If you’re one of the many Yahoo users (Yahoosers?) who hasn’t been terribly impressed with the numerous recent “upgrades” to the web giant’s e-mail service, you’re not alone, especially in the Yahoo offices, were 3-out-of-4 employees have apparently decided to just stick with Microsoft Outlook, in spite of the company’s pleas to switch. [More]
Even though some early studies have showed that Gmail’s recent effort to put all of our marketing e-mails in one folder for us hasn’t really affected response rates for the businesses that blast us with e-mails, some companies are desperate to persuade us to keep them in our inboxes. Desperate enough to walk us through changing our e-mail preferences. [More]
Victor gets it, Best Buy. He ordered a Vita memory card for in-store pickup, but the store is closed. He got the message the first time, but Best Buy decided to keep reminding him. Well, that, or their e-mail system has some kind of bug, but it’s fun to think about the system checking every five minutes or so to be sure: “nope, still closed.” [More]
Eric was most likely an early adopter of Gmail, meaning that he was able to nab the address “email@example.com.” If you substitute in Eric’s actual last name for “lastname”, that is. The problem, as many early Gmail adopters can tell you, is that every other “E. Lastname” in the world seems to give out Eric’s e-mail address as his own. This time, it was serious: an AT&T business account holder gave the company Eric’s e-mail address, and now he’s getting notifications that have way, way more personal information than he’s comfortable having about a stranger. AT&T’s response? He should contact their customer himself. [More]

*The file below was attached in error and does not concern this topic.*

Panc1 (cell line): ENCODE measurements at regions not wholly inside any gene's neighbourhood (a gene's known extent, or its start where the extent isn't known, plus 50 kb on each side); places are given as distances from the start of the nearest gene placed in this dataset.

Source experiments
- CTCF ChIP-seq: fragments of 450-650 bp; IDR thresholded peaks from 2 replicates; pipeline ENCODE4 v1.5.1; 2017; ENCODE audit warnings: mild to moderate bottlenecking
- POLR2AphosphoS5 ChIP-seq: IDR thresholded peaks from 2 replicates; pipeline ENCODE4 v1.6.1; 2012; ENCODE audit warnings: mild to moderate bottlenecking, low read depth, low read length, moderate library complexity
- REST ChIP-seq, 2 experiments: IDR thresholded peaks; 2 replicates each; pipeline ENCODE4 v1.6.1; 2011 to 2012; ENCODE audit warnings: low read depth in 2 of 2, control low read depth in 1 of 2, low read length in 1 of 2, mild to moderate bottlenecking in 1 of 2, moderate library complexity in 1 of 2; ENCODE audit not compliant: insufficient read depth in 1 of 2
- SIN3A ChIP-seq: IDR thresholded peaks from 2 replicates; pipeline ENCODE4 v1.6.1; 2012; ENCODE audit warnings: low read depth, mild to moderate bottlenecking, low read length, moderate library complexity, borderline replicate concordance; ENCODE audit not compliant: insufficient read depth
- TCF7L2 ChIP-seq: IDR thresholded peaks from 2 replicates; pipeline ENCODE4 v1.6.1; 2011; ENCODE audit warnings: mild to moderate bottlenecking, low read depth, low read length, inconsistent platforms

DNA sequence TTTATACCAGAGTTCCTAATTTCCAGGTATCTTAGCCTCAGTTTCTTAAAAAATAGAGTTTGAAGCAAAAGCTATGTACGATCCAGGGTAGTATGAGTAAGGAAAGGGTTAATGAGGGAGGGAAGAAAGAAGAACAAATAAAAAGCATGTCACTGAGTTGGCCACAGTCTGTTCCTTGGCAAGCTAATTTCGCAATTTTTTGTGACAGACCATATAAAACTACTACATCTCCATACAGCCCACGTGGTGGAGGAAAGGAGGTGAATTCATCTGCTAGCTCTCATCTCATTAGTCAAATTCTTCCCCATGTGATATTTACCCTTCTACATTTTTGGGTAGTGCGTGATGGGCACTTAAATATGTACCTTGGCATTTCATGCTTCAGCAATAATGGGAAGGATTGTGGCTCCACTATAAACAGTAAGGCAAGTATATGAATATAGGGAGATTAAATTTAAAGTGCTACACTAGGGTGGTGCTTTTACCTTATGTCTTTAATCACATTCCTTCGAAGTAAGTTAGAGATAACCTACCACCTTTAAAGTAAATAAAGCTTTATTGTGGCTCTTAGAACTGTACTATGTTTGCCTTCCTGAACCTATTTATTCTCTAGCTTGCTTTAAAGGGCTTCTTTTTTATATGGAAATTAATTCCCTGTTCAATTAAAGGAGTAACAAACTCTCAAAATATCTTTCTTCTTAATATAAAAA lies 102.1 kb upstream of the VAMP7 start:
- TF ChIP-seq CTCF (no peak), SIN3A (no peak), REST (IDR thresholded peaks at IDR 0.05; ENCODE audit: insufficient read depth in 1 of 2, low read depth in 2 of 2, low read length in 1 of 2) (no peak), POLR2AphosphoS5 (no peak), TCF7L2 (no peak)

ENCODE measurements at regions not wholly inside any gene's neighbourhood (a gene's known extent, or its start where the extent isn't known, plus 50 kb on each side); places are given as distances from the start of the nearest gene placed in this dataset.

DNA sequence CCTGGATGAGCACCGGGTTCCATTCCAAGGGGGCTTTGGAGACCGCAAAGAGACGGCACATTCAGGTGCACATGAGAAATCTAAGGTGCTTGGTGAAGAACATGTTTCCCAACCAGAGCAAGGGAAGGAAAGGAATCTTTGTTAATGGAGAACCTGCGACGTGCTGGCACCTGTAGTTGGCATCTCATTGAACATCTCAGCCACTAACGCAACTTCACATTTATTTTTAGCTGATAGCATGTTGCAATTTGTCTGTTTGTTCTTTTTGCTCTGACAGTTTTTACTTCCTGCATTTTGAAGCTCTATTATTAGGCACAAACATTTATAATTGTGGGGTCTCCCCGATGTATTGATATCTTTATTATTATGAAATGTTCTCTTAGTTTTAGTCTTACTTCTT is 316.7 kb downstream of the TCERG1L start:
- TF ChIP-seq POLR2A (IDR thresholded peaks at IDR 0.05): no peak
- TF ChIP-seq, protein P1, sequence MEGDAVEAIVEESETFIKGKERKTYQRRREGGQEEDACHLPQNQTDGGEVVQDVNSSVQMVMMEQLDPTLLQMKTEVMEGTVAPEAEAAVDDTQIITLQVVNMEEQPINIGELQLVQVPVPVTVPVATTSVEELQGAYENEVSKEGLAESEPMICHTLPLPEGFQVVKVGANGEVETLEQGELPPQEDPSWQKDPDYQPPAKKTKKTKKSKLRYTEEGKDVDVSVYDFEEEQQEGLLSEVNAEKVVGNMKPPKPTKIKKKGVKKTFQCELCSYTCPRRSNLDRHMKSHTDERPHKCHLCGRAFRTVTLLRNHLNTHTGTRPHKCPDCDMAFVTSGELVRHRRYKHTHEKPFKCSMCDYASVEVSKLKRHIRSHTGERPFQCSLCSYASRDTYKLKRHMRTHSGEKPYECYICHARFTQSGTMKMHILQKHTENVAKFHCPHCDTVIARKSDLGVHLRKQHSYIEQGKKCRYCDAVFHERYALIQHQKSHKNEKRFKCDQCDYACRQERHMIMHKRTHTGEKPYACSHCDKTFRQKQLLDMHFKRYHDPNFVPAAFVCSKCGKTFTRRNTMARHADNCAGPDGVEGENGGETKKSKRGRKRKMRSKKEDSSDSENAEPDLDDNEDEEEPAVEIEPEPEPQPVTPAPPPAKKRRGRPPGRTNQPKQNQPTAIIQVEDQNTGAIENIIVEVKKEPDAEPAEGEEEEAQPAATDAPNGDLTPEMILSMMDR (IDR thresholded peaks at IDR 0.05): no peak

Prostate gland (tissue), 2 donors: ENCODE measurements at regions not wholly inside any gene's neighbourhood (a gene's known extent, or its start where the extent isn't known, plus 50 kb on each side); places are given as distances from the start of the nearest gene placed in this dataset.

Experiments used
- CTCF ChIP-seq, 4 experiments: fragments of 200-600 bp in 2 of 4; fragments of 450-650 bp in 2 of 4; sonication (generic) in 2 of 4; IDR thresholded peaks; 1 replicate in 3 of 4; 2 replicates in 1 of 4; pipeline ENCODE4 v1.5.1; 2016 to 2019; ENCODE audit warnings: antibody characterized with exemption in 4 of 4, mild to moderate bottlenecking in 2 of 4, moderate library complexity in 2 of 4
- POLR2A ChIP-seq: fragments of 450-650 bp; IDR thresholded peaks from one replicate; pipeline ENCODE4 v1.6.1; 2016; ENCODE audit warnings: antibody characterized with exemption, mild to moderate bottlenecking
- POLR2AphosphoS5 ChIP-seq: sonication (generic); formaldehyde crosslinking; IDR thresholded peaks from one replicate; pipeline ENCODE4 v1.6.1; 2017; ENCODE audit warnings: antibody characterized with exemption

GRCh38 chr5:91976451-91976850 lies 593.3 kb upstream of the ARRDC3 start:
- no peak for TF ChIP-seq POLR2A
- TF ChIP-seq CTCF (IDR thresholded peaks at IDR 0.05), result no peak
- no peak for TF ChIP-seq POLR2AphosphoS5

Checking his spam folder, Richard was a little surprised at the reason that this mail service, Gmail, gave for tossing one message into the junk pile. How did they determine that he probably didn’t want this message? Well, because the return address was Gmail.com, and “[they’ve] found that lots of messages from gmail.com are spam.” [More]